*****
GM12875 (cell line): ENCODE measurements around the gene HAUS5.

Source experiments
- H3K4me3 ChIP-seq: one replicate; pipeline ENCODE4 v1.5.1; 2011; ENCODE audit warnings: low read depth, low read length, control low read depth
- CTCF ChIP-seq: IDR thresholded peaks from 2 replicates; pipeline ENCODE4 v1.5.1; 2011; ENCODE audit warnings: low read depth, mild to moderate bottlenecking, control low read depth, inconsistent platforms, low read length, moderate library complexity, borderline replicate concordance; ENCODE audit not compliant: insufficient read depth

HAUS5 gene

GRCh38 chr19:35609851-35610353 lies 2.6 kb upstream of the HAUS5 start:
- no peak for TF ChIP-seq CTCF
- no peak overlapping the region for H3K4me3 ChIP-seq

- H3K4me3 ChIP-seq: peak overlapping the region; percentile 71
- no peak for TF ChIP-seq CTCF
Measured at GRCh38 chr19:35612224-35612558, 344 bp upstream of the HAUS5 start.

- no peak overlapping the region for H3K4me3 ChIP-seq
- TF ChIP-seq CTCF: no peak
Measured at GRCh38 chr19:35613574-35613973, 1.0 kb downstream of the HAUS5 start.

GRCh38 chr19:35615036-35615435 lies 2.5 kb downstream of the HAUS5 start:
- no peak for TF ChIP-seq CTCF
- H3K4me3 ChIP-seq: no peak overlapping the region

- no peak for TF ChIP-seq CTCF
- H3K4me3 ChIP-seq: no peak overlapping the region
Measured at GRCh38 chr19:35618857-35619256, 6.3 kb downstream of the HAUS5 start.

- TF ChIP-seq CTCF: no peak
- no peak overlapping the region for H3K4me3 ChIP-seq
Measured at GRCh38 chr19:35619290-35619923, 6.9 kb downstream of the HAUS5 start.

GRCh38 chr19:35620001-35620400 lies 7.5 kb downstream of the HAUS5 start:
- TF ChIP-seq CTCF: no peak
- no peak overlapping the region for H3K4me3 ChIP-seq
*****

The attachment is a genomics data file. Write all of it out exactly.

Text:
GM12875 (cell line): ENCODE measurements around the gene HAUS5.

Source experiments
- H3K4me3 ChIP-seq: one replicate; pipeline ENCODE4 v1.5.1; 2011; ENCODE audit warnings: low read depth, low read length, control low read depth
- CTCF ChIP-seq: IDR thresholded peaks from 2 replicates; pipeline ENCODE4 v1.5.1; 2011; ENCODE audit warnings: low read depth, mild to moderate bottlenecking, control low read depth, inconsistent platforms, low read length, moderate library complexity, borderline replicate concordance; ENCODE audit not compliant: insufficient read depth

HAUS5 gene

GRCh38 chr19:35609851-35610353 lies 2.6 kb upstream of the HAUS5 start:
- no peak for TF ChIP-seq CTCF
- no peak overlapping the region for H3K4me3 ChIP-seq

- H3K4me3 ChIP-seq: peak overlapping the region; percentile 71
- no peak for TF ChIP-seq CTCF
Measured at GRCh38 chr19:35612224-35612558, 344 bp upstream of the HAUS5 start.

- no peak overlapping the region for H3K4me3 ChIP-seq
- TF ChIP-seq CTCF: no peak
Measured at GRCh38 chr19:35613574-35613973, 1.0 kb downstream of the HAUS5 start.

GRCh38 chr19:35615036-35615435 lies 2.5 kb downstream of the HAUS5 start:
- no peak for TF ChIP-seq CTCF
- H3K4me3 ChIP-seq: no peak overlapping the region

- no peak for TF ChIP-seq CTCF
- H3K4me3 ChIP-seq: no peak overlapping the region
Measured at GRCh38 chr19:35618857-35619256, 6.3 kb downstream of the HAUS5 start.

- TF ChIP-seq CTCF: no peak
- no peak overlapping the region for H3K4me3 ChIP-seq
Measured at GRCh38 chr19:35619290-35619923, 6.9 kb downstream of the HAUS5 start.

GRCh38 chr19:35620001-35620400 lies 7.5 kb downstream of the HAUS5 start:
- TF ChIP-seq CTCF: no peak
- no peak overlapping the region for H3K4me3 ChIP-seq